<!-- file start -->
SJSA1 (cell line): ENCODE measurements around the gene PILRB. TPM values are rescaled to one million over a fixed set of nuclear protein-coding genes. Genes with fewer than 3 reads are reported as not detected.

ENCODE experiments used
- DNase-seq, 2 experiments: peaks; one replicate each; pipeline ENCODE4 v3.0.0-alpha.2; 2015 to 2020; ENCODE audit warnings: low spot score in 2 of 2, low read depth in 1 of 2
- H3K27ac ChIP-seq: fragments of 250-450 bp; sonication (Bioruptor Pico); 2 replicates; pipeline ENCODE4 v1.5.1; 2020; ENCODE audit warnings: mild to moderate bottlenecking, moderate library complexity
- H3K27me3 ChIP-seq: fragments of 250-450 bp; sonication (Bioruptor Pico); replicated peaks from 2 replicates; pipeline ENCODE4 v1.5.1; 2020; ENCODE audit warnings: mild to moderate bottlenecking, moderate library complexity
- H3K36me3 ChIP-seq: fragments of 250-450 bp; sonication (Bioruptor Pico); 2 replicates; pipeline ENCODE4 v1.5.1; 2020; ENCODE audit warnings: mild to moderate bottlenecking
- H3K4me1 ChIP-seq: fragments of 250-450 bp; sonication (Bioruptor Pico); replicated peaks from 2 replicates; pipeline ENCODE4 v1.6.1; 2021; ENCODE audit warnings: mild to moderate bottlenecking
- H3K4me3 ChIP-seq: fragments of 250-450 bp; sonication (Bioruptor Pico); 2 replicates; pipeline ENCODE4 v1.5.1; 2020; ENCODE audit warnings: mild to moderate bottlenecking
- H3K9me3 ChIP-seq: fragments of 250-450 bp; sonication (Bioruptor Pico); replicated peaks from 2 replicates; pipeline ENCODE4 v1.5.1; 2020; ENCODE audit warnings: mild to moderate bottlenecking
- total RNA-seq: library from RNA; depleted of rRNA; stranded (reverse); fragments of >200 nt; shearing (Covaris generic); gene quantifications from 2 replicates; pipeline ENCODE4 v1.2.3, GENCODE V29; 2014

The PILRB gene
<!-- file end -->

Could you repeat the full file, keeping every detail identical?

SJSA1 (cell line): ENCODE measurements around the gene PILRB. TPM values are rescaled to one million over a fixed set of nuclear protein-coding genes. Genes with fewer than 3 reads are reported as not detected.

ENCODE experiments used
- DNase-seq, 2 experiments: peaks; one replicate each; pipeline ENCODE4 v3.0.0-alpha.2; 2015 to 2020; ENCODE audit warnings: low spot score in 2 of 2, low read depth in 1 of 2
- H3K27ac ChIP-seq: fragments of 250-450 bp; sonication (Bioruptor Pico); 2 replicates; pipeline ENCODE4 v1.5.1; 2020; ENCODE audit warnings: mild to moderate bottlenecking, moderate library complexity
- H3K27me3 ChIP-seq: fragments of 250-450 bp; sonication (Bioruptor Pico); replicated peaks from 2 replicates; pipeline ENCODE4 v1.5.1; 2020; ENCODE audit warnings: mild to moderate bottlenecking, moderate library complexity
- H3K36me3 ChIP-seq: fragments of 250-450 bp; sonication (Bioruptor Pico); 2 replicates; pipeline ENCODE4 v1.5.1; 2020; ENCODE audit warnings: mild to moderate bottlenecking
- H3K4me1 ChIP-seq: fragments of 250-450 bp; sonication (Bioruptor Pico); replicated peaks from 2 replicates; pipeline ENCODE4 v1.6.1; 2021; ENCODE audit warnings: mild to moderate bottlenecking
- H3K4me3 ChIP-seq: fragments of 250-450 bp; sonication (Bioruptor Pico); 2 replicates; pipeline ENCODE4 v1.5.1; 2020; ENCODE audit warnings: mild to moderate bottlenecking
- H3K9me3 ChIP-seq: fragments of 250-450 bp; sonication (Bioruptor Pico); replicated peaks from 2 replicates; pipeline ENCODE4 v1.5.1; 2020; ENCODE audit warnings: mild to moderate bottlenecking
- total RNA-seq: library from RNA; depleted of rRNA; stranded (reverse); fragments of >200 nt; shearing (Covaris generic); gene quantifications from 2 replicates; pipeline ENCODE4 v1.2.3, GENCODE V29; 2014

The PILRB gene